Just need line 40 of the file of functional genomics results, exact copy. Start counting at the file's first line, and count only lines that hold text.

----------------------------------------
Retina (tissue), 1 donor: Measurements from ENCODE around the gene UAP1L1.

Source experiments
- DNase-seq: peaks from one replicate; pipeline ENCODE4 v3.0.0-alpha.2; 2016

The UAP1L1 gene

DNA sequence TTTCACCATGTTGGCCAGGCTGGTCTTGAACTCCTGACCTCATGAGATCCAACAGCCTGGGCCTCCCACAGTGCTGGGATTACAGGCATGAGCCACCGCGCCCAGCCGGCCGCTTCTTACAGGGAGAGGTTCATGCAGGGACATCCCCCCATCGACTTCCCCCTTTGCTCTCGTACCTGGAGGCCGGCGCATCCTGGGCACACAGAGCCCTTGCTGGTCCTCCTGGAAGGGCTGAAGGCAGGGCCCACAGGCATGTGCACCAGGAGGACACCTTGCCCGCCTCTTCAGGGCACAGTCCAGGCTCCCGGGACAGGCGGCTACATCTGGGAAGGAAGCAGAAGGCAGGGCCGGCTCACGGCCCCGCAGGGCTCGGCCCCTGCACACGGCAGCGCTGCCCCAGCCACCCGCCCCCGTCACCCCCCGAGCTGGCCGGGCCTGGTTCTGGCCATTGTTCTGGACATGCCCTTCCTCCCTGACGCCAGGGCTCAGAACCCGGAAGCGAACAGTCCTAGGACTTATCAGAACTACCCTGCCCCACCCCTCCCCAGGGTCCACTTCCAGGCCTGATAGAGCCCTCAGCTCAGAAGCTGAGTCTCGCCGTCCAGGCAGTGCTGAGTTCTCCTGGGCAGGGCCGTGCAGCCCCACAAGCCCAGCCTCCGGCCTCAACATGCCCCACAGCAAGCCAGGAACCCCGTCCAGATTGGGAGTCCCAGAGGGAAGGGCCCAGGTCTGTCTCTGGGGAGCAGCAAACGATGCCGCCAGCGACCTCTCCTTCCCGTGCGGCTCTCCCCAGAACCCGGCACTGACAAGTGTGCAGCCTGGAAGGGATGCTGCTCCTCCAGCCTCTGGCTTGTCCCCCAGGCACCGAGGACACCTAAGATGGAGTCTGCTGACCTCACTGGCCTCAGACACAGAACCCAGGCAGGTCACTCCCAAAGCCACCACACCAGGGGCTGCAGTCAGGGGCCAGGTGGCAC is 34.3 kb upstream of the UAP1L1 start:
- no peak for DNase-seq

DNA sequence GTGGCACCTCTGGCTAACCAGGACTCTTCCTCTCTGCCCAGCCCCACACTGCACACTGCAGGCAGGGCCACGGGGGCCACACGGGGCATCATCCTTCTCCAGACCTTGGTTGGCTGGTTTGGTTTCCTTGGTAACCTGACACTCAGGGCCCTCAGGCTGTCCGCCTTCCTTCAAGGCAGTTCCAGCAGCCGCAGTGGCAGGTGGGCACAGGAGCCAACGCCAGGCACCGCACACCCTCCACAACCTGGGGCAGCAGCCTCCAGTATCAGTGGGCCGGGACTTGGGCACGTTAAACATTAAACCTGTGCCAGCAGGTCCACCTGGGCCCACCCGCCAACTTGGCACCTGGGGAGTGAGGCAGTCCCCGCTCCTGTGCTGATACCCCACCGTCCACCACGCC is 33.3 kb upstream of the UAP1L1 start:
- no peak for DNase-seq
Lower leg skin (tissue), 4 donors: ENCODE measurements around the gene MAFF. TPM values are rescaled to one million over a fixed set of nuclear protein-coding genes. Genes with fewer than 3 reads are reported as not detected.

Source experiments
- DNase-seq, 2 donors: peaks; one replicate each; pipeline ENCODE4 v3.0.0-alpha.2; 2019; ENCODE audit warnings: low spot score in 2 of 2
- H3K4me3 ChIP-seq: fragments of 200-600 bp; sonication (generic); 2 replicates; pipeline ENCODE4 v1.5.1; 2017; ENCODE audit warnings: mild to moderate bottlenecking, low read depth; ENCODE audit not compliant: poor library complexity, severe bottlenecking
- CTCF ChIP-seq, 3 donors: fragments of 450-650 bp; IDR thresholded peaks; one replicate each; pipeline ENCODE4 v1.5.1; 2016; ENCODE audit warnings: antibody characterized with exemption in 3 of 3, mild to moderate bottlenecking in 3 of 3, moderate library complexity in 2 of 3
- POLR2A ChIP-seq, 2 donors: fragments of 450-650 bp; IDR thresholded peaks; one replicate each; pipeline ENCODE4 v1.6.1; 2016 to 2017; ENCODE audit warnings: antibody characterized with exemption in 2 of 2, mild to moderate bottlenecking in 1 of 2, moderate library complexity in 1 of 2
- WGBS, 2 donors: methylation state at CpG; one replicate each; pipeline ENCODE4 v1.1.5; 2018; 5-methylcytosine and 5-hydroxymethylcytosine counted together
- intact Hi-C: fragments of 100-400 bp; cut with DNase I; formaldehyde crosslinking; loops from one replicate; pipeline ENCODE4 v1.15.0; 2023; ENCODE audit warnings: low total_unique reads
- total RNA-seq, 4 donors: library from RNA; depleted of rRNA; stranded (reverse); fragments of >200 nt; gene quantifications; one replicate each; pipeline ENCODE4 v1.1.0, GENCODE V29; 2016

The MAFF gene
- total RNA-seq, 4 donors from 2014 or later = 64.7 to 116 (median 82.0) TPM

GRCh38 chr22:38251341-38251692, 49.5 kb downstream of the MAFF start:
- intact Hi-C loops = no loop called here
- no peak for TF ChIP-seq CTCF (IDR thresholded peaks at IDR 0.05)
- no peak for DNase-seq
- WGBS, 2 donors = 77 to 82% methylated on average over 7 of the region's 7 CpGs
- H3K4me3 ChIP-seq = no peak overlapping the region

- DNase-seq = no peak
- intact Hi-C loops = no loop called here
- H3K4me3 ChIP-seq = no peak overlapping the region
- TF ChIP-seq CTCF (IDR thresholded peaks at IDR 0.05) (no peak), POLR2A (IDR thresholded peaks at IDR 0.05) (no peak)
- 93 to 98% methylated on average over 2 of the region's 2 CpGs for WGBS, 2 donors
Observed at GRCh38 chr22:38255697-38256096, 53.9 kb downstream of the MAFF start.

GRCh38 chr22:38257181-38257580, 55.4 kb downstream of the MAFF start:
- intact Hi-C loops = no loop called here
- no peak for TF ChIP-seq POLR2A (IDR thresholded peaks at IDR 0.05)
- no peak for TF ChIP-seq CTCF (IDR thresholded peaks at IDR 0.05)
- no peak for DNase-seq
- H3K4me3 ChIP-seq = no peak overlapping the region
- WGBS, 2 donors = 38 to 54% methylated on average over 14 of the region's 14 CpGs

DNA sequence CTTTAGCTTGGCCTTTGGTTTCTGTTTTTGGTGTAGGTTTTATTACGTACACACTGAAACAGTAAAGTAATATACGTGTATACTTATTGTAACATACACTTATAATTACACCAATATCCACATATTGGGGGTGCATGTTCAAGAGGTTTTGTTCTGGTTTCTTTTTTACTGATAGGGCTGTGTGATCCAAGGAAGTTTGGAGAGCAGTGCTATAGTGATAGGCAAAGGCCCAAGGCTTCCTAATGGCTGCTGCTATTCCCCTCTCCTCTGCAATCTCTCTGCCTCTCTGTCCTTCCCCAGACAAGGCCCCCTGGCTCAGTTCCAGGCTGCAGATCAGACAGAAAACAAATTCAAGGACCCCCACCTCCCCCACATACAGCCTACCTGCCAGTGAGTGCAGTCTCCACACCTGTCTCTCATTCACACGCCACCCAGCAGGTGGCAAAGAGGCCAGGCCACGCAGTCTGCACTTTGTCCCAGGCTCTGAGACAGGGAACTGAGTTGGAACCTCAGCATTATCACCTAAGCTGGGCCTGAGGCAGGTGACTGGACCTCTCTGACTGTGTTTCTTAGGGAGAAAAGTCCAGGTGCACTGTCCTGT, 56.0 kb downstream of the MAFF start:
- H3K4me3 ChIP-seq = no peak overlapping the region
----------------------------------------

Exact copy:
- H3K4me3 ChIP-seq = no peak overlapping the region